It is well established that malnutrition can exacerbate other cardiovascular diseases, such as heart failure8 and myocardial infarction;9 10 however, the prognostic significance of nutritional status in acute PE has not been examined. This study aims to evaluate the occurrence of malnutrition in PE-related hospitalisations and assess the impact of malnutrition on outcomes, including in-hospital mortality, length of stay (LOS), hospital costs and charges and development of complications. In addition, we sought to identify predictors of in-hospital mortality in PE hospitalisations.
Material and method
We extracted our study cohort from the Nationwide Inpatient Sample (NIS) from 2016 to 2018, which is the largest inpatient care database in the USA and stores data from 5 to 8 million hospital stays in about 1000 hospitals across the country each year. The database represents an approximately 20% stratified sample of inpatient stays in non-federal hospitals (rehabilitation and long-term care acute hospitals) and allows for the calculation of estimates at a national level. The NIS is sponsored by the Agency for Healthcare Research and Quality and all data are derived from billing data and contains clinical and non-clinical data elements for each hospitalisation, including baseline demographics, payment source, diagnosis and procedure codes.11 The Institutional Review Board of our institution evaluated this study and deemed it not to qualify as human subject research.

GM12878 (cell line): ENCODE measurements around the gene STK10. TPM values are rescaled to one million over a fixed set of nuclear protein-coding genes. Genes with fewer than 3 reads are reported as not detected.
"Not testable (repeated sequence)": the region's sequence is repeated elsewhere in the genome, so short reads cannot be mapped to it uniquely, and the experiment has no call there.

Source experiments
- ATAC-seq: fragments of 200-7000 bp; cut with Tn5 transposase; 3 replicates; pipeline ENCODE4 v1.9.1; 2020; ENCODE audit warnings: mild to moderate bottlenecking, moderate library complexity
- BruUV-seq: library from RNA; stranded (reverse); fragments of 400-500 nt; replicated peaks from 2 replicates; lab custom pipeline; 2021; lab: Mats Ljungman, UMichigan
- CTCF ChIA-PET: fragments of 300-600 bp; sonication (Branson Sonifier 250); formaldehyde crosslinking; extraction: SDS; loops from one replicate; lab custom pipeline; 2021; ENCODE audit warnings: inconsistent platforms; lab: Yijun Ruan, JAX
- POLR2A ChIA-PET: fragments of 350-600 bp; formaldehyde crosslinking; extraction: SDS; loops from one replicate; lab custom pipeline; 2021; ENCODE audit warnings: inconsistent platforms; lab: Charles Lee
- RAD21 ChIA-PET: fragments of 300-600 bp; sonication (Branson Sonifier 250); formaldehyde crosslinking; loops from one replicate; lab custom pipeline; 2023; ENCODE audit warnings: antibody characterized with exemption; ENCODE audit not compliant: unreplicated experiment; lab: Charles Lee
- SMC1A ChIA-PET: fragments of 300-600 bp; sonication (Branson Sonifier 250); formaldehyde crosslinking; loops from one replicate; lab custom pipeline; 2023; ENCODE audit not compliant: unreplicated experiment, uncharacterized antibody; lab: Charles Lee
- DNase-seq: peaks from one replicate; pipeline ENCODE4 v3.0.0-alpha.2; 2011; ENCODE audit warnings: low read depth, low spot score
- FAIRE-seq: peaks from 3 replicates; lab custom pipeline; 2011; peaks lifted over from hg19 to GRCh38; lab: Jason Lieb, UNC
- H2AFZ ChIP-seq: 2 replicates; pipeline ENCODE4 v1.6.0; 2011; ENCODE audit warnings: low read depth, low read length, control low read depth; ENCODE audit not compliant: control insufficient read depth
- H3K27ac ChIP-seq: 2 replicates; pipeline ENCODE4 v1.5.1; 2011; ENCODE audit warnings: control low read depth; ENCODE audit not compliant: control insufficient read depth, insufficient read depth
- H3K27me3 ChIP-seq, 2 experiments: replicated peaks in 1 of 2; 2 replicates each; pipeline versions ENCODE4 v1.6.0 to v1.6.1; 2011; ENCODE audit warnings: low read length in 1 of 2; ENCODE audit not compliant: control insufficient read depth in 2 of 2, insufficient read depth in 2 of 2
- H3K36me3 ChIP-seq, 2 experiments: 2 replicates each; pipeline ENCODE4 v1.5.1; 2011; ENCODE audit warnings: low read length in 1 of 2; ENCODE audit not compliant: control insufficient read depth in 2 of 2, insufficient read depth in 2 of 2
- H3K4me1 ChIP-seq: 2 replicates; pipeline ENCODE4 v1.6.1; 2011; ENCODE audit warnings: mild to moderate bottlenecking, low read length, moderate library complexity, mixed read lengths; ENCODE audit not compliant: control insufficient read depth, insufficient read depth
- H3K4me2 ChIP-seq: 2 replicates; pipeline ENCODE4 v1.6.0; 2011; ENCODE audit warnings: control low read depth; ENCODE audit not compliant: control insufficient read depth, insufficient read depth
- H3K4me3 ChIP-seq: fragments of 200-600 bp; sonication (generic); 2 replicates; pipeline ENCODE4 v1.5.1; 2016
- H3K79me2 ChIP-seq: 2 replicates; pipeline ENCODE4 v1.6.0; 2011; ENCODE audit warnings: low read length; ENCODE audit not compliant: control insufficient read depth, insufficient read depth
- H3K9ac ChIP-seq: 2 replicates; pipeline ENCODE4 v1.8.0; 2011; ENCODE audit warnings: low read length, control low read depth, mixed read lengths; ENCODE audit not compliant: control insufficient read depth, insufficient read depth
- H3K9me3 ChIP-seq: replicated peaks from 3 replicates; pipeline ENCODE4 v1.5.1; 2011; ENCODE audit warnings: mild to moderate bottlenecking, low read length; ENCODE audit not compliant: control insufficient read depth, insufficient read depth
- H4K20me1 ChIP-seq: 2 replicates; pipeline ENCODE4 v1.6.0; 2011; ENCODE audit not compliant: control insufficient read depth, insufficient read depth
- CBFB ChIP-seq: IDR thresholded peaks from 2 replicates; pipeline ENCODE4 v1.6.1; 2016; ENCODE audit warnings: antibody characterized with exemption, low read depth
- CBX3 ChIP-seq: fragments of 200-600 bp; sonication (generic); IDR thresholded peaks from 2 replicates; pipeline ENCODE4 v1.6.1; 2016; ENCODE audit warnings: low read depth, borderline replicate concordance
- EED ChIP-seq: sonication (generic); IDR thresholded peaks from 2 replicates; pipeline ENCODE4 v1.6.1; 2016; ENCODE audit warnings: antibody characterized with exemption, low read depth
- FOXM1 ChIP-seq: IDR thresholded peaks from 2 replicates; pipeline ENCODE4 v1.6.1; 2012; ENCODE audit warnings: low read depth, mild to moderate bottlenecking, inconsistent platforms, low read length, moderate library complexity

We identified all adults (age >18 years) with an International Classification of Diseases, Tenth Revision-Clinical Modification (ICD-10-CM) principal diagnosis code for acute, non-septic PE I26 (excluding I26.01, I26.90) and secondary codes for malnutrition (figure 1). Malnutrition was made into a composite variable to capture not only the diagnosis of protein-calorie malnutrition but also other processes that are natural manifestations of protein-calorie malnutrition, which included cachexia, weight loss, adult failure to thrive and underweight identified by ICD-10-CM codes. We then extracted patient, hospitalisation and institutional characteristics. Patient-level demographics included age, sex, race, quartile classification of median household income according to postal (ZIP) code, and primary payer (Medicare/Medicaid, private insurance, self-pay, no charge). Hospital-level characteristics included hospital location (urban, rural), bed size (small, medium, large), region (Northeast, Midwest/North Central, South, West) and teaching status. We defined illness severity and the overall comorbidity burden using the Charlson Comorbidity Index (CCI), which was calculated based on principal and secondary ICD-10-CM diagnosis codes. Characteristics of the hospitalisation included LOS (days), disposition at discharge and cost of admission. We used ICD-10-Procedure Coding System (ICD-10-PCS) for the treatment exposures. Patients who received systemic thrombolysis were identified by administration of thrombolytics into a central or peripheral vein, and those who received catheter-directed thrombolysis (CDT) were identified by administration of thrombolytics into a central artery. Patients were further stratified into receiving ultrasound-guided CDT versus receiving CDT alone based on the ICD-10-PCS codes for use of ultrasound therapy (online supplemental tables 1,2).